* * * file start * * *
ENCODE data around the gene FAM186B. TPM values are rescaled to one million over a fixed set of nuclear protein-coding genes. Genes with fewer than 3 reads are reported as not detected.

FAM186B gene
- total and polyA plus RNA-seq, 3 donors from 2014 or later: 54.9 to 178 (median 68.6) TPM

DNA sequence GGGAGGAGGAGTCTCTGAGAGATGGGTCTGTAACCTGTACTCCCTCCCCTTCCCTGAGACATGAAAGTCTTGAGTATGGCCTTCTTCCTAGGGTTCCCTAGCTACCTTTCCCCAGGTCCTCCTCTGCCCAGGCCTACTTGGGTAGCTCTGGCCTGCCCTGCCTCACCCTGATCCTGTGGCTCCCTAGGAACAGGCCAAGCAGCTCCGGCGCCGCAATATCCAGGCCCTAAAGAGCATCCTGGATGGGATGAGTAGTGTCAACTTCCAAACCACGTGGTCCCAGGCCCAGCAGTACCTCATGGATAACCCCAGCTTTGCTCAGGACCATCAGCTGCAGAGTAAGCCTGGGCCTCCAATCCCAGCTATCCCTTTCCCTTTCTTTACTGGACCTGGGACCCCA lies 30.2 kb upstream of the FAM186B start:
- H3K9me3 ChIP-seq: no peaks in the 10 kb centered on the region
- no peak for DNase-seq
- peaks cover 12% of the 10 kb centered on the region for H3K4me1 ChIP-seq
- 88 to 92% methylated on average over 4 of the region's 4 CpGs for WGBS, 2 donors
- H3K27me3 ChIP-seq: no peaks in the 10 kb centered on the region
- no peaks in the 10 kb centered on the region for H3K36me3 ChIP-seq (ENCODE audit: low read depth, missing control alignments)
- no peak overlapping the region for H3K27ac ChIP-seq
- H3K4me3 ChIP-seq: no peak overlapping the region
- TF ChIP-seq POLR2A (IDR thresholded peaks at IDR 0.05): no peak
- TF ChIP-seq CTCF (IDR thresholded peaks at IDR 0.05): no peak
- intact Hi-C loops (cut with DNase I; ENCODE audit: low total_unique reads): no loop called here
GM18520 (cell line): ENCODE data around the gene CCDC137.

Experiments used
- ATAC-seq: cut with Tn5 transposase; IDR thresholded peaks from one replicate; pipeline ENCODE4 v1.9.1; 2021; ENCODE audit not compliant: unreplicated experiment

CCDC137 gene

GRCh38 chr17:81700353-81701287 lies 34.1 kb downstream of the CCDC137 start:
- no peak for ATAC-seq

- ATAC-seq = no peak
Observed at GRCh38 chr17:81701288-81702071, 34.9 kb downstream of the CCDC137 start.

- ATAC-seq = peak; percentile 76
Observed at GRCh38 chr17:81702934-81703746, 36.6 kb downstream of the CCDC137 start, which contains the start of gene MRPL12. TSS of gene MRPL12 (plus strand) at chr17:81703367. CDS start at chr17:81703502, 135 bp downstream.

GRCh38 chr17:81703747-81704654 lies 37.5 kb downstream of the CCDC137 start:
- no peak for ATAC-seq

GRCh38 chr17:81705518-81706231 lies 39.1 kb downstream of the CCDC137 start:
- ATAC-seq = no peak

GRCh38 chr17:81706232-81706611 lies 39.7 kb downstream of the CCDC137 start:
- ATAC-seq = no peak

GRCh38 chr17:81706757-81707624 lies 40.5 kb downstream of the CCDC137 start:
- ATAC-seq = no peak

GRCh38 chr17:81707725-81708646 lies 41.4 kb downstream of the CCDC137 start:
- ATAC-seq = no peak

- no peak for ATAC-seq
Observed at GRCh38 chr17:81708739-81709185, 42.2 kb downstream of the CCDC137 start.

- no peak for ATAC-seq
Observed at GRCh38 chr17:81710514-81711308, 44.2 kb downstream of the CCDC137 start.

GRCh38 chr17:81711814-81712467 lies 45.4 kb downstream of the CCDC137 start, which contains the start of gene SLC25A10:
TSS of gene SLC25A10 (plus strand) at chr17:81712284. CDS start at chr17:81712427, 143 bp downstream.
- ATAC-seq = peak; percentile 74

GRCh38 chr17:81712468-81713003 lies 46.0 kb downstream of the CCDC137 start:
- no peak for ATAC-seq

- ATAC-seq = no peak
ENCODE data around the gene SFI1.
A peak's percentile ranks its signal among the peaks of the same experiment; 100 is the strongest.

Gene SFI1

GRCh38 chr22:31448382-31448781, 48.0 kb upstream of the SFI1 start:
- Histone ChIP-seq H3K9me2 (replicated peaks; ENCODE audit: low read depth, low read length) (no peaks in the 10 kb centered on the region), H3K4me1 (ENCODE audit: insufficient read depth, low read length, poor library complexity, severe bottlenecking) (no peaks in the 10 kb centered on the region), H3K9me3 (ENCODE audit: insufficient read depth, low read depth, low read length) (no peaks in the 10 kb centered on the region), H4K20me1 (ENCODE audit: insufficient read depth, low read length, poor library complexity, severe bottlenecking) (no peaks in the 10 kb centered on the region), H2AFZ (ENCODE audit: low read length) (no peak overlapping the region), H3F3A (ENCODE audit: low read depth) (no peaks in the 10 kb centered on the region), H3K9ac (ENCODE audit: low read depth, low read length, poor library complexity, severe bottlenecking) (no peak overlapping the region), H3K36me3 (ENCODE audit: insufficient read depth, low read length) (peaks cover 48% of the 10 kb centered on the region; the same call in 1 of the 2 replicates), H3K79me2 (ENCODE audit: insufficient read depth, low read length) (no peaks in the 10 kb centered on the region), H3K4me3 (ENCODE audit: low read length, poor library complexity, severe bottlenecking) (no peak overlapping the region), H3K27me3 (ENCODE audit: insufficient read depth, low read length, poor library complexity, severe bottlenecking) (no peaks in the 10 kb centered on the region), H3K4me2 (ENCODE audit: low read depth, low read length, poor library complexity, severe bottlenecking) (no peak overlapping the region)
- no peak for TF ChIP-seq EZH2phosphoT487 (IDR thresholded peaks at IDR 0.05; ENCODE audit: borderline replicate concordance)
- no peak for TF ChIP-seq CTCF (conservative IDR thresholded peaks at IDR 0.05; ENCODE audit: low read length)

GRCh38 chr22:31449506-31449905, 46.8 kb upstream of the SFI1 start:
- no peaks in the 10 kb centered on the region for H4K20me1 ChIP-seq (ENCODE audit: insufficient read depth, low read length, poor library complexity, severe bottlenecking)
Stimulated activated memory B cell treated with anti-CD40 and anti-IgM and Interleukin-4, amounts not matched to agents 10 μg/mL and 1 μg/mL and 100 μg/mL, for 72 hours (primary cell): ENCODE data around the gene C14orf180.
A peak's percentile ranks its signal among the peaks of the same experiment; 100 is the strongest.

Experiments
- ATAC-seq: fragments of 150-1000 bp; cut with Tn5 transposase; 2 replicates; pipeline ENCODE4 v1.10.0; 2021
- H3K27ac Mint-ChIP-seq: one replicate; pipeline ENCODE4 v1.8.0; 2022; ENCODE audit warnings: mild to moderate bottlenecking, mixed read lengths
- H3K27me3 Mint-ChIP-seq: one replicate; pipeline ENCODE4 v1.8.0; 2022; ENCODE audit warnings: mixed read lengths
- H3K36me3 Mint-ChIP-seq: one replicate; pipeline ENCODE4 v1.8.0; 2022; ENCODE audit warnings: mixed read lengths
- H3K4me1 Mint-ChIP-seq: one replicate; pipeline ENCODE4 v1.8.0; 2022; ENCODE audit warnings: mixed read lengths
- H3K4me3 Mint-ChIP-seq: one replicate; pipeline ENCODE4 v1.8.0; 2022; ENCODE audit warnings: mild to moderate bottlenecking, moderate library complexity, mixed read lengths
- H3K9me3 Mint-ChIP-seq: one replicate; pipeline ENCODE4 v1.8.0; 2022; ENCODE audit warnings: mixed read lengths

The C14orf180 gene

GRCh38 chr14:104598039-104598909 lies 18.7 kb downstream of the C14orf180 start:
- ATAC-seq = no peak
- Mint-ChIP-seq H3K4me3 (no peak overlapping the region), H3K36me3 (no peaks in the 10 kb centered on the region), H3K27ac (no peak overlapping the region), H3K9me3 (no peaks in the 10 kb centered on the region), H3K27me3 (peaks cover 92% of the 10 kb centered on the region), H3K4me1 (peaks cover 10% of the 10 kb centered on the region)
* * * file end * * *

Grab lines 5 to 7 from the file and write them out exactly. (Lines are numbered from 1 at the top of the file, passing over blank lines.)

- H3K9me3 ChIP-seq: no peaks in the 10 kb centered on the region
- no peak for DNase-seq
- peaks cover 12% of the 10 kb centered on the region for H3K4me1 ChIP-seq